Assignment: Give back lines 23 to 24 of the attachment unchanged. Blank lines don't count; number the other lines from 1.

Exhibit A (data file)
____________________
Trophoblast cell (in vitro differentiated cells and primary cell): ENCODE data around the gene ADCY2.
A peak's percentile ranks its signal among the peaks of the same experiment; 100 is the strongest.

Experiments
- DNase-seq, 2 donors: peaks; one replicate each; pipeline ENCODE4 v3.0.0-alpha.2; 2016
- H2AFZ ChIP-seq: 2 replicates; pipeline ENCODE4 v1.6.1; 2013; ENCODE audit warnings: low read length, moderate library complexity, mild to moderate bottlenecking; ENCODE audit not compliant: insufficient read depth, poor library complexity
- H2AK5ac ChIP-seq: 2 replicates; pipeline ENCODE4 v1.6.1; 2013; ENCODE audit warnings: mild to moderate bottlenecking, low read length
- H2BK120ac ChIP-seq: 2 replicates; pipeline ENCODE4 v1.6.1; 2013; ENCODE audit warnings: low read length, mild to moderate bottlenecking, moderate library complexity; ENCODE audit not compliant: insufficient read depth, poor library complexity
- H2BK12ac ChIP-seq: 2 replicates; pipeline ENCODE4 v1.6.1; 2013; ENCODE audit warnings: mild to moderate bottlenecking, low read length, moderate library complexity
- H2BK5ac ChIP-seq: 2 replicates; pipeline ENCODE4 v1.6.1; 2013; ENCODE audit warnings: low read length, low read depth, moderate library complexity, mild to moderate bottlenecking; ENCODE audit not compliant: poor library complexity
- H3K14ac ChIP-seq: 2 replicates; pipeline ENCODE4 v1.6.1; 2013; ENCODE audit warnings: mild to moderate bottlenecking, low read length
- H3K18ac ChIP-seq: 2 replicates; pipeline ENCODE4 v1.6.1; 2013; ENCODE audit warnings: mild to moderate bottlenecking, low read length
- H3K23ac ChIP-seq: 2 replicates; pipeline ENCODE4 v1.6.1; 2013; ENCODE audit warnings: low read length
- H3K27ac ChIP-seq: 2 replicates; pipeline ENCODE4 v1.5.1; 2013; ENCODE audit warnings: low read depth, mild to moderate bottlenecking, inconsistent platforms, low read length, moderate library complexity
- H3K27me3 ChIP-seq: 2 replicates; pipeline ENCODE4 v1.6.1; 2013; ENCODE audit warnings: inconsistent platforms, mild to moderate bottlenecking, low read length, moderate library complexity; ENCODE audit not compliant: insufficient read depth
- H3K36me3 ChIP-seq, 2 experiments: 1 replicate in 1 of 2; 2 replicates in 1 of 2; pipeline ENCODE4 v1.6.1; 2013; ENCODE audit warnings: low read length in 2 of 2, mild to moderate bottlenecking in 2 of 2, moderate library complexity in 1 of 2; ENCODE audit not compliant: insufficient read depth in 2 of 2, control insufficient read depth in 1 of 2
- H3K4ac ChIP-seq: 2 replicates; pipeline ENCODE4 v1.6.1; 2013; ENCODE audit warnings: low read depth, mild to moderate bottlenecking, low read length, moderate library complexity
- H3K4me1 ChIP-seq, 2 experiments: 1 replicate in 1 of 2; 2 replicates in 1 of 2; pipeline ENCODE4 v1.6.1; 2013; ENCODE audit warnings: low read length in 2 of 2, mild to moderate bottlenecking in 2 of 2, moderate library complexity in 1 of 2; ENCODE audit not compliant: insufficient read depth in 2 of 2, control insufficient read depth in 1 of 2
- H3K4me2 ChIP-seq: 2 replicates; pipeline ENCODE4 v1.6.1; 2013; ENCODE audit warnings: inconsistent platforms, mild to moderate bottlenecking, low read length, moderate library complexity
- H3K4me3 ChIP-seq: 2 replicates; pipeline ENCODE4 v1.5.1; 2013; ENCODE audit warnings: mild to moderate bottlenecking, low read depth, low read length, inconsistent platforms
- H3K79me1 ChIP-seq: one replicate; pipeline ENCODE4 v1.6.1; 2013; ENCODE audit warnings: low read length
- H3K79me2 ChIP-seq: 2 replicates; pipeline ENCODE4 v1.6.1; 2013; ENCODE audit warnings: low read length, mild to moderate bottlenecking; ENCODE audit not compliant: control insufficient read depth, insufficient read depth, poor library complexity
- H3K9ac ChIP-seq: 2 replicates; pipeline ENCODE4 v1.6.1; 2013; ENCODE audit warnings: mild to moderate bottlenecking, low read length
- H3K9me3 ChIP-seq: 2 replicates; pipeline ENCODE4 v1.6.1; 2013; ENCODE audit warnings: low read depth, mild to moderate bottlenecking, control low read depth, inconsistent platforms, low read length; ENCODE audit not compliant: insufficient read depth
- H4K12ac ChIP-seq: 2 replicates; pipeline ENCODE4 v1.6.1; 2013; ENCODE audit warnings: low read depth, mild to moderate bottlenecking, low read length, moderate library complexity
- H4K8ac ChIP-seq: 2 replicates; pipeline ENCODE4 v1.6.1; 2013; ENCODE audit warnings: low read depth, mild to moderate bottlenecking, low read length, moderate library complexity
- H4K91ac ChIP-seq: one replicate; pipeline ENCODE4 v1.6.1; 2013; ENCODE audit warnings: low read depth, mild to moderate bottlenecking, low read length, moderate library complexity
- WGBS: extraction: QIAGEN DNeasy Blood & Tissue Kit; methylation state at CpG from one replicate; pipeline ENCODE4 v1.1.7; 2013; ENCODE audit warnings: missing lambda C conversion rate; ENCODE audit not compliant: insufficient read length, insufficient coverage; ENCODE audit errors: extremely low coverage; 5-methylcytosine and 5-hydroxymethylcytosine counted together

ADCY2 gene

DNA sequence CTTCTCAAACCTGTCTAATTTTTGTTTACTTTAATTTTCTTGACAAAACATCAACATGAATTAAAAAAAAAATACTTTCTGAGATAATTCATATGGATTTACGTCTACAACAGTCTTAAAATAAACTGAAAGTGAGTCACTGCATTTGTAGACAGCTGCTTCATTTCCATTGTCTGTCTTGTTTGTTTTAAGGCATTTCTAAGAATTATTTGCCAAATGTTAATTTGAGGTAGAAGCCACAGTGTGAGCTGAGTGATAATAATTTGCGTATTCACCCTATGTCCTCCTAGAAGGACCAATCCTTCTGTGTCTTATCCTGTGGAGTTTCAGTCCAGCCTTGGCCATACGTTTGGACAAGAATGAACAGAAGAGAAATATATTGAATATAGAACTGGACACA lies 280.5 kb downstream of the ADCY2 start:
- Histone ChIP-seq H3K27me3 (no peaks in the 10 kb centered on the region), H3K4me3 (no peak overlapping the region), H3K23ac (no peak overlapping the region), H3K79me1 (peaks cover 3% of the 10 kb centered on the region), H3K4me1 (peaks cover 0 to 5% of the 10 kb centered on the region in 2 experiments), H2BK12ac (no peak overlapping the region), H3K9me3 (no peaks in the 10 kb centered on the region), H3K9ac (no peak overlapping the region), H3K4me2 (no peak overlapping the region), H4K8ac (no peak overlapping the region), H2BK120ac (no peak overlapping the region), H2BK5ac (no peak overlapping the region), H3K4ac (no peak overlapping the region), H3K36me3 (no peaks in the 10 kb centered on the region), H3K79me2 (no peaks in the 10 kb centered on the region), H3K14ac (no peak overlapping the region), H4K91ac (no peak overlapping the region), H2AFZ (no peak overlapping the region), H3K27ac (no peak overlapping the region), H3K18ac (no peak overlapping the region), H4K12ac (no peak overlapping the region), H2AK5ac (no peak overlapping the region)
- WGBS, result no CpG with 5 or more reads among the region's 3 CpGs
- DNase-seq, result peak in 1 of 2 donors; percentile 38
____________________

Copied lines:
- H3K9me3 ChIP-seq: 2 replicates; pipeline ENCODE4 v1.6.1; 2013; ENCODE audit warnings: low read depth, mild to moderate bottlenecking, control low read depth, inconsistent platforms, low read length; ENCODE audit not compliant: insufficient read depth
- H4K12ac ChIP-seq: 2 replicates; pipeline ENCODE4 v1.6.1; 2013; ENCODE audit warnings: low read depth, mild to moderate bottlenecking, low read length, moderate library complexity